According to the National Highway Traffic Saftey Administration, more than 3,000 people died last year because of distracted driving. These statistics have prompted safety experts to call for a nationwide ban on using cell phones to talk and text messages while driving.
Now, the U.S. National Transportation Safety Board (NTSB) has taken this measure a step further, calling for the first-ever nationwide ban on all electronic devices in the car in an effort to prevent distracted-driving crashes.
Today on American Morning, Debbie Hersman, chairwoman of the NTSB, talks with Christine Romans about what prompted the board to issue this recommendation and to discuss the resistance against this measure.
With 3G phones and Wifi capabilities expanding across the country, it seems parents can find their kids (young or old) anytime, anywhere.
In learning about this new mobile world, some parents have taken to texting and may not have necessarily learned the proper etiquette. Lauren Kaelin and Sophia Fraioli noticed this, and realized the new text-based relationship with one's parents could make for some pretty funny encounters.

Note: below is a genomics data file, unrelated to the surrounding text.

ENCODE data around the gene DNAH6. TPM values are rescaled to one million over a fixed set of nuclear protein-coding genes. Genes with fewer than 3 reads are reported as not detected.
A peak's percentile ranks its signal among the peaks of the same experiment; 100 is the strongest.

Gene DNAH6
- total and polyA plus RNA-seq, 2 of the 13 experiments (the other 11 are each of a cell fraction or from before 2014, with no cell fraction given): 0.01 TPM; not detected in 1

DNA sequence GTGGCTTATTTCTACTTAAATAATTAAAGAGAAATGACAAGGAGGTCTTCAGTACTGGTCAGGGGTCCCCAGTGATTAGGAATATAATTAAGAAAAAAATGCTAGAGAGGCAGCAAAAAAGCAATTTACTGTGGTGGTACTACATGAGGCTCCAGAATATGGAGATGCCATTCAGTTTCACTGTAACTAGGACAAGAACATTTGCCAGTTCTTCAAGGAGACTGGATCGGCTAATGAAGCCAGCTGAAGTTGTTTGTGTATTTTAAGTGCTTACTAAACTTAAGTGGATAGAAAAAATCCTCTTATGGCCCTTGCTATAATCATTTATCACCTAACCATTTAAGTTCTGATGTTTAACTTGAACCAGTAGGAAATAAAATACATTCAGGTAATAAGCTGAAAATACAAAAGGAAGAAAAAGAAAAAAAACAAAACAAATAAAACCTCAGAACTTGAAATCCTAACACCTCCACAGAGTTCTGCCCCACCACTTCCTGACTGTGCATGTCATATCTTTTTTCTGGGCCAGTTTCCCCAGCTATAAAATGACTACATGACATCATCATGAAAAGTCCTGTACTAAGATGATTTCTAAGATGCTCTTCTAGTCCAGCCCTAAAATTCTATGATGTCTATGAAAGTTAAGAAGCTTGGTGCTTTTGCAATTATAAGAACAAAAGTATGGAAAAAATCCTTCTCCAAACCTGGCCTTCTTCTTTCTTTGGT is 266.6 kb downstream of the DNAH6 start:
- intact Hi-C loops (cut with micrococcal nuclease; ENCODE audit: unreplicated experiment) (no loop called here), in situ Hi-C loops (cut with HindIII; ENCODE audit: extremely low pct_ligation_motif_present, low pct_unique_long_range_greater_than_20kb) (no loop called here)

Kaelin and Fraioli started the site WhenParentsText.com, and turned the submissions they recieved turned into the book of the same name, which was released on September 1st.
Today on American Morning, Christine Romans talks to Lauren and Sophia about some of the funny texts they've received as submissions and how cellphones have changed the relationship between parent and child.
The cellphone of Osama bin Laden's trusted courier contained contacts to a militant group that is a longtime asset of Pakistan's intelligence agency, senior American officials told the New York Times yesterday.
Peter Bergen, CNN's security analyst, joins Christine Romans and Drew Griffin today to discuss what intelligence has been taken from the phone and what it indicates about Osama bin Laden's relationship with the militant group.
(CNN) - Radiation from cell phones can possibly cause cancer, according to the World Health Organization. The agency now lists mobile phone use in the same "carcinogenic hazard" category as lead, engine exhaust and chloroform.
Though the cell phone industry denies the claims, the announcement is enough to make most cell phone users question the safety of their use.
Today, Michael K. Hansen, senior scientist with Consumers Union, publisher of Consumer Reports, joins American Morning's Ali Velshi, Kiran Chetry and Christine Romans to explain what these findings mean and talk about safe ways to use your cell phone.